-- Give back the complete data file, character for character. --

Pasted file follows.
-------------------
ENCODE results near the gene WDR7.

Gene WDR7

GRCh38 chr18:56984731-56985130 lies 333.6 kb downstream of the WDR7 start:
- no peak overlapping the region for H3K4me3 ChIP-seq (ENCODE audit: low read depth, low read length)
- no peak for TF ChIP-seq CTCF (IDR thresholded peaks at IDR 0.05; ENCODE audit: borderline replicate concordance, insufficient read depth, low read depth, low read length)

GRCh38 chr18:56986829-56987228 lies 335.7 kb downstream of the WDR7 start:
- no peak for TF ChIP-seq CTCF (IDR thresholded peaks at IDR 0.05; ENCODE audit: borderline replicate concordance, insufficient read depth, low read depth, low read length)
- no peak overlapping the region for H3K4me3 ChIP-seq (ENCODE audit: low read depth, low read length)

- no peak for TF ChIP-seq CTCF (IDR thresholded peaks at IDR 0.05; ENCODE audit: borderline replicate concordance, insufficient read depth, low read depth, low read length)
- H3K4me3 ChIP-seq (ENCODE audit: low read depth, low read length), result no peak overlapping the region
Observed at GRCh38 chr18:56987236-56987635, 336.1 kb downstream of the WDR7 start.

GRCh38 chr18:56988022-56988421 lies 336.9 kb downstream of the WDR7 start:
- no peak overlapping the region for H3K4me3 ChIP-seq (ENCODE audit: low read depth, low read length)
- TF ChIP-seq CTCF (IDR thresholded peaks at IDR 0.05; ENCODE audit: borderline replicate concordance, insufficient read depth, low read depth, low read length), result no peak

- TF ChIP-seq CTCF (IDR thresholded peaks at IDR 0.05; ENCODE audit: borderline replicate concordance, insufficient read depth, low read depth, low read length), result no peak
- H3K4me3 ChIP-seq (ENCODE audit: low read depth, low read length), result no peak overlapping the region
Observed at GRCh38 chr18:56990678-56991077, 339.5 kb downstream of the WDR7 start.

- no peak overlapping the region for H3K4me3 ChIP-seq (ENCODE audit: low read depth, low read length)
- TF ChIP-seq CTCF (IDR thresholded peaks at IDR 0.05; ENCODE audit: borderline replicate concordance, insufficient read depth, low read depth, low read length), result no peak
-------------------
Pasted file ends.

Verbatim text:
ENCODE results near the gene WDR7.

Gene WDR7

GRCh38 chr18:56984731-56985130 lies 333.6 kb downstream of the WDR7 start:
- no peak overlapping the region for H3K4me3 ChIP-seq (ENCODE audit: low read depth, low read length)
- no peak for TF ChIP-seq CTCF (IDR thresholded peaks at IDR 0.05; ENCODE audit: borderline replicate concordance, insufficient read depth, low read depth, low read length)

GRCh38 chr18:56986829-56987228 lies 335.7 kb downstream of the WDR7 start:
- no peak for TF ChIP-seq CTCF (IDR thresholded peaks at IDR 0.05; ENCODE audit: borderline replicate concordance, insufficient read depth, low read depth, low read length)
- no peak overlapping the region for H3K4me3 ChIP-seq (ENCODE audit: low read depth, low read length)

- no peak for TF ChIP-seq CTCF (IDR thresholded peaks at IDR 0.05; ENCODE audit: borderline replicate concordance, insufficient read depth, low read depth, low read length)
- H3K4me3 ChIP-seq (ENCODE audit: low read depth, low read length), result no peak overlapping the region
Observed at GRCh38 chr18:56987236-56987635, 336.1 kb downstream of the WDR7 start.

GRCh38 chr18:56988022-56988421 lies 336.9 kb downstream of the WDR7 start:
- no peak overlapping the region for H3K4me3 ChIP-seq (ENCODE audit: low read depth, low read length)
- TF ChIP-seq CTCF (IDR thresholded peaks at IDR 0.05; ENCODE audit: borderline replicate concordance, insufficient read depth, low read depth, low read length), result no peak

- TF ChIP-seq CTCF (IDR thresholded peaks at IDR 0.05; ENCODE audit: borderline replicate concordance, insufficient read depth, low read depth, low read length), result no peak
- H3K4me3 ChIP-seq (ENCODE audit: low read depth, low read length), result no peak overlapping the region
Observed at GRCh38 chr18:56990678-56991077, 339.5 kb downstream of the WDR7 start.

- no peak overlapping the region for H3K4me3 ChIP-seq (ENCODE audit: low read depth, low read length)
- TF ChIP-seq CTCF (IDR thresholded peaks at IDR 0.05; ENCODE audit: borderline replicate concordance, insufficient read depth, low read depth, low read length), result no peak